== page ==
Mr. Speaker, today the Conservative member of Parliament for Fort McMurray—Athabasca is presenting his bill, another bill on crime.

I want to state from the outset and for the record how troubling it is to be presented with yet another private member's bill related to crime. I will not suggest today, though, as I often do, that the bill was prepared by the PMO and disguised as a private member's bill. I do not think even the PMO would have suggested a bill that does so little. I honestly believe that this is a solution seeking a problem.

Would it not be nice if, just for once, someone over there would use the opportunity of private members' business to place before the House a proposal that would actually make a difference for people, such as do something that would signal a nod to poverty or inequality, or acknowledge the fact that crime is often rooted in poverty and in mental health issues? Would it not be great if, just for once, someone over there would do something that was decent, rather than focus on or be motivated by an obsession with crime and punishment?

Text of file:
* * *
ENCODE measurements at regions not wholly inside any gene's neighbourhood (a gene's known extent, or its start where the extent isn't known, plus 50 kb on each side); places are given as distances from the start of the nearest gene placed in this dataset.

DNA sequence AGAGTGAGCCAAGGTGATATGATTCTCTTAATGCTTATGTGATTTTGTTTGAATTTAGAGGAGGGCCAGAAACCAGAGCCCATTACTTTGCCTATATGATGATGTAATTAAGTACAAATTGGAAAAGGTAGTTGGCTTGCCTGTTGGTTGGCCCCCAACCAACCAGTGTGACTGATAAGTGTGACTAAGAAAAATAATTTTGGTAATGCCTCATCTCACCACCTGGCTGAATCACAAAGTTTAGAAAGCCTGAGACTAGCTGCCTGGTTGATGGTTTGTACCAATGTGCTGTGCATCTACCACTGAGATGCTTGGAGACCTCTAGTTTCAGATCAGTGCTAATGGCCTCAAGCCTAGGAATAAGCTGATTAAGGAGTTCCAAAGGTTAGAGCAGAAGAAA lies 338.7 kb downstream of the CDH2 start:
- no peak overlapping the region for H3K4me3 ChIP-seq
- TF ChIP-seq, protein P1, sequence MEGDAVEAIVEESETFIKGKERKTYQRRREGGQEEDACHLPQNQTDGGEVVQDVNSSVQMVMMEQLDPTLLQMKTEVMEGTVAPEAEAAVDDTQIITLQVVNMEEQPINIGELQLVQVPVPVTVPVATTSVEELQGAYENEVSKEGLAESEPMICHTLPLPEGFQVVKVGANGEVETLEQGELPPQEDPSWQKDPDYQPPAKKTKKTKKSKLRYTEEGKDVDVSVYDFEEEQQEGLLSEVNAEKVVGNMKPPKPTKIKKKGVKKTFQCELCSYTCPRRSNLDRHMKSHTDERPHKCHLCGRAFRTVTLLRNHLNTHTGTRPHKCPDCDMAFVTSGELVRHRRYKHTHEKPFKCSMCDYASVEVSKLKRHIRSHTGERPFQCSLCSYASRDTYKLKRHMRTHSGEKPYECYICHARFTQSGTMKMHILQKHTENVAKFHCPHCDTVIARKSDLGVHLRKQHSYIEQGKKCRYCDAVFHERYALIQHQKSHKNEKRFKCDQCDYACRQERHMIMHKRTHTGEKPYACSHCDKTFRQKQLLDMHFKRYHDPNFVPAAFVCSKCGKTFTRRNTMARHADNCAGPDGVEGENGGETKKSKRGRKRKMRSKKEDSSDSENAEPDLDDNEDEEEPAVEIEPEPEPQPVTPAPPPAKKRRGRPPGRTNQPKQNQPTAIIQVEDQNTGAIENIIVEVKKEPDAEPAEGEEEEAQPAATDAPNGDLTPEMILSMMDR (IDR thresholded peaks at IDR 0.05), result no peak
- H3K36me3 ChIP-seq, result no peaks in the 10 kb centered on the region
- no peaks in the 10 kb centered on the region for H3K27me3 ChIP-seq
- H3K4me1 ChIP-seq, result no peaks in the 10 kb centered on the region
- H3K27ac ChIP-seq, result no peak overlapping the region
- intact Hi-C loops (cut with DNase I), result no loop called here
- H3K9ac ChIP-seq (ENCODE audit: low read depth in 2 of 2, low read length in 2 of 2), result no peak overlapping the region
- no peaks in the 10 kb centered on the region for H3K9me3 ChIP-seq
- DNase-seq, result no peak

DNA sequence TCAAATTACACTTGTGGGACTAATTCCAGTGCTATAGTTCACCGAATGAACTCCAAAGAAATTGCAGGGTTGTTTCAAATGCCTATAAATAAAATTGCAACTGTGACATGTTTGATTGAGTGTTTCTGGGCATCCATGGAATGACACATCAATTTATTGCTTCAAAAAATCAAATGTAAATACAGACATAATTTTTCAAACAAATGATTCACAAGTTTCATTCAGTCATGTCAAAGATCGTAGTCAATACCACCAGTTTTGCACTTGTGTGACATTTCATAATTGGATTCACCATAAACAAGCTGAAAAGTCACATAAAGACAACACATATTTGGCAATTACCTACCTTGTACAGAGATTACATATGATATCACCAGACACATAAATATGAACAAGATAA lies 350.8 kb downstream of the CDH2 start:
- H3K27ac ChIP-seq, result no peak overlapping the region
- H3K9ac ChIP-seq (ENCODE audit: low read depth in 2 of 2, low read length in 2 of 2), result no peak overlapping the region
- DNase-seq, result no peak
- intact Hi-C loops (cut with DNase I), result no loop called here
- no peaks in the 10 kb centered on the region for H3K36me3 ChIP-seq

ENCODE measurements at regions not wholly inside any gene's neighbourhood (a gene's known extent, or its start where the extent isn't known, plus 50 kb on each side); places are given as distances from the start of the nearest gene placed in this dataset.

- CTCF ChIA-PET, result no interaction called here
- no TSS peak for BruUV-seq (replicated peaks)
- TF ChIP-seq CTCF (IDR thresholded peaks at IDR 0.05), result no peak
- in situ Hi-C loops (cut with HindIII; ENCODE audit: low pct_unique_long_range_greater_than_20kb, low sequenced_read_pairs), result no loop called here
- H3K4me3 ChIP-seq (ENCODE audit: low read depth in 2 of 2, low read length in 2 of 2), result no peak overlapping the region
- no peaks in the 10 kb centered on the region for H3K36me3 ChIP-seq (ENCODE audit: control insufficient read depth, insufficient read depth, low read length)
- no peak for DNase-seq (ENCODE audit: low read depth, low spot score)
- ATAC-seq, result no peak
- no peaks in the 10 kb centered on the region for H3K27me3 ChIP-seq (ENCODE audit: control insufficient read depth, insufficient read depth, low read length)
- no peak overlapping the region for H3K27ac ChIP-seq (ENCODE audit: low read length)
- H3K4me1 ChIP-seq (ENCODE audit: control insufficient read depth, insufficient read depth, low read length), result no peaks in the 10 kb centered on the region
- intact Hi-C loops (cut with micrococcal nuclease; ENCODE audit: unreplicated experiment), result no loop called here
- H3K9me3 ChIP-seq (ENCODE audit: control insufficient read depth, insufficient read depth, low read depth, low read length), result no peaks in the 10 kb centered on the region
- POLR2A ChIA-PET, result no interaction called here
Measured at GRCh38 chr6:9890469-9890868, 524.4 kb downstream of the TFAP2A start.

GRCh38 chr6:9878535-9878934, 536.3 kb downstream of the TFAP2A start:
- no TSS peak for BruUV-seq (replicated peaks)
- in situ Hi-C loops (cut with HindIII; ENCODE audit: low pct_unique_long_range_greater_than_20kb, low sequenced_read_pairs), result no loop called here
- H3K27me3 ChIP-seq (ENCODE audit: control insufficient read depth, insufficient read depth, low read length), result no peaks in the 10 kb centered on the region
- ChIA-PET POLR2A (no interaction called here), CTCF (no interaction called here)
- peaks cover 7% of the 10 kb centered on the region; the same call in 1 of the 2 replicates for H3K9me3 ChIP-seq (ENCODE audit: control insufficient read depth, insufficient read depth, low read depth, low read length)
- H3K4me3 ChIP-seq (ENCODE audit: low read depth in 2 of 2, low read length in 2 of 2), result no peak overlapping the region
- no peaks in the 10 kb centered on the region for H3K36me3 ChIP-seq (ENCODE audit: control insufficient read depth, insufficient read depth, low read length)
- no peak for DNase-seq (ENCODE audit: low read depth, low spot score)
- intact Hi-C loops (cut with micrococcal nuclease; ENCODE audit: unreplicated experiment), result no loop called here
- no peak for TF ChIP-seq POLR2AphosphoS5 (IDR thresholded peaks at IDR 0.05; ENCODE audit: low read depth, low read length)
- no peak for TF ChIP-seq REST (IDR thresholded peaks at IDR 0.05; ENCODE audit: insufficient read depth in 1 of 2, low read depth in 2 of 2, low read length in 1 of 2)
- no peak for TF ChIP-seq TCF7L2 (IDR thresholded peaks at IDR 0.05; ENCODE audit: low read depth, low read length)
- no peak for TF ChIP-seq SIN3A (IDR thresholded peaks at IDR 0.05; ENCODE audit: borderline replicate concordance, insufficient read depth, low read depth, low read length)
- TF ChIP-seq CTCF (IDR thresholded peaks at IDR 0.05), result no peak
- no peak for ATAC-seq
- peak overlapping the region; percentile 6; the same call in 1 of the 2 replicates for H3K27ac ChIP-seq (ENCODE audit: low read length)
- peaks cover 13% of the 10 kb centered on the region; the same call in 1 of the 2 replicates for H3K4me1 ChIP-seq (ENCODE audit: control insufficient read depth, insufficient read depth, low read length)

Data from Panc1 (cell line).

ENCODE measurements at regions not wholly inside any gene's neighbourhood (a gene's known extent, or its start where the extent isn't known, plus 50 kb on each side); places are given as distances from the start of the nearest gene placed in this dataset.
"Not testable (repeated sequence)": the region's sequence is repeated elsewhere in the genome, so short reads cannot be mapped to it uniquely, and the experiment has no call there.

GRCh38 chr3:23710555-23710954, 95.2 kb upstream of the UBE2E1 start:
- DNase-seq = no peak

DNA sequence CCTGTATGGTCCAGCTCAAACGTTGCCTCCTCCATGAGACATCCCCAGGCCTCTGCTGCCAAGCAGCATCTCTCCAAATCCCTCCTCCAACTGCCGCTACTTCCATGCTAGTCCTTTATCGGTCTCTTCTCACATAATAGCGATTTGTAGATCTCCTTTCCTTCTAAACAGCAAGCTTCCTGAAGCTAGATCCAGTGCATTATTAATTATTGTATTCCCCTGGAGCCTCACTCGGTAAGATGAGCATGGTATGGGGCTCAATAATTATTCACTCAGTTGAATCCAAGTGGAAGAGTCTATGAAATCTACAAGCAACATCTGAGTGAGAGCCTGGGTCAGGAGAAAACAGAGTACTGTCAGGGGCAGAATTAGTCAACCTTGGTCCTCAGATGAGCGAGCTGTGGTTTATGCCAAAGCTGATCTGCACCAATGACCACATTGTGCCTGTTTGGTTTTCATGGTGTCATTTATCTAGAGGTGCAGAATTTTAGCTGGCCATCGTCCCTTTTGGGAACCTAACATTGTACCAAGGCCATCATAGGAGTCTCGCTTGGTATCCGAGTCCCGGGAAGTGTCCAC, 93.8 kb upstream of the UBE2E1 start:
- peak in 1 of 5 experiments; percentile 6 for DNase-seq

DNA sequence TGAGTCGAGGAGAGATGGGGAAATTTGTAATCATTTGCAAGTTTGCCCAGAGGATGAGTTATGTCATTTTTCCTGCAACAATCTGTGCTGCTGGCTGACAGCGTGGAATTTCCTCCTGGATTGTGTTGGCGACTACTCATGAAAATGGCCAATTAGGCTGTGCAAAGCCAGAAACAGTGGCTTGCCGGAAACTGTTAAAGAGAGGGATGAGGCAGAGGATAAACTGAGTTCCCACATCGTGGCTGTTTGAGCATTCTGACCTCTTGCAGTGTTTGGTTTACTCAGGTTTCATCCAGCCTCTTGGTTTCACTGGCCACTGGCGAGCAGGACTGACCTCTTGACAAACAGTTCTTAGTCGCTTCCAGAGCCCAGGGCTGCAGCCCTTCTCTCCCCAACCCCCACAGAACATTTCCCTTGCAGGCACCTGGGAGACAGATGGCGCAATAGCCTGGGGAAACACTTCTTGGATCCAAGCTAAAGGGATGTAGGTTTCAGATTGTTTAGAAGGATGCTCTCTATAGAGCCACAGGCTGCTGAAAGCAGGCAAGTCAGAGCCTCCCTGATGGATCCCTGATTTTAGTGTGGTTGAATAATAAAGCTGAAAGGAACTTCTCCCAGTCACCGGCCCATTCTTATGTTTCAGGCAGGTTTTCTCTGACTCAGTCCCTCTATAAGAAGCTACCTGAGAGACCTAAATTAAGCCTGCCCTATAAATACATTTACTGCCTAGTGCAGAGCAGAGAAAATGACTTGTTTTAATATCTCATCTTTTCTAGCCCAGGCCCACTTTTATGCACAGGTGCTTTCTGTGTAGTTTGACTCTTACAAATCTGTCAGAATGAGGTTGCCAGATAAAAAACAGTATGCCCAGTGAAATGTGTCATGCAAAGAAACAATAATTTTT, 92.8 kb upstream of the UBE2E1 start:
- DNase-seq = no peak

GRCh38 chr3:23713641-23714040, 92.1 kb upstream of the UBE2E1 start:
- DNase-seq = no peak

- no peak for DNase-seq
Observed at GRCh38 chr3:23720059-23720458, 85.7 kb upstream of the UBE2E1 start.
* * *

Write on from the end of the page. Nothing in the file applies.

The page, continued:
Would it not be great if the Conservatives would put some of that energy into actually helping to prevent crime by supporting community programming to help young people who, through no fault of their own, grow up in systemic poverty, who come from troubled families, and who are often exposed to addiction from early ages? Would that not have been a much better use of time and effort?

Instead, we get this, which is another so-called crime bill tinkering around the edges of the Criminal Code.

Why, I ask, did the member not present a bill that would tackle a real issue, such as the overrepresentation of aboriginals in the prison system? Why did he not put forth a bill calling for a national strategy to tackle poverty, which is again the root of much of the crime he and his party are so obsessed with? Why did he not put forth a bill that would help tackle addiction among young people, which is again the root of much of the crime he and his party are so obsessed with?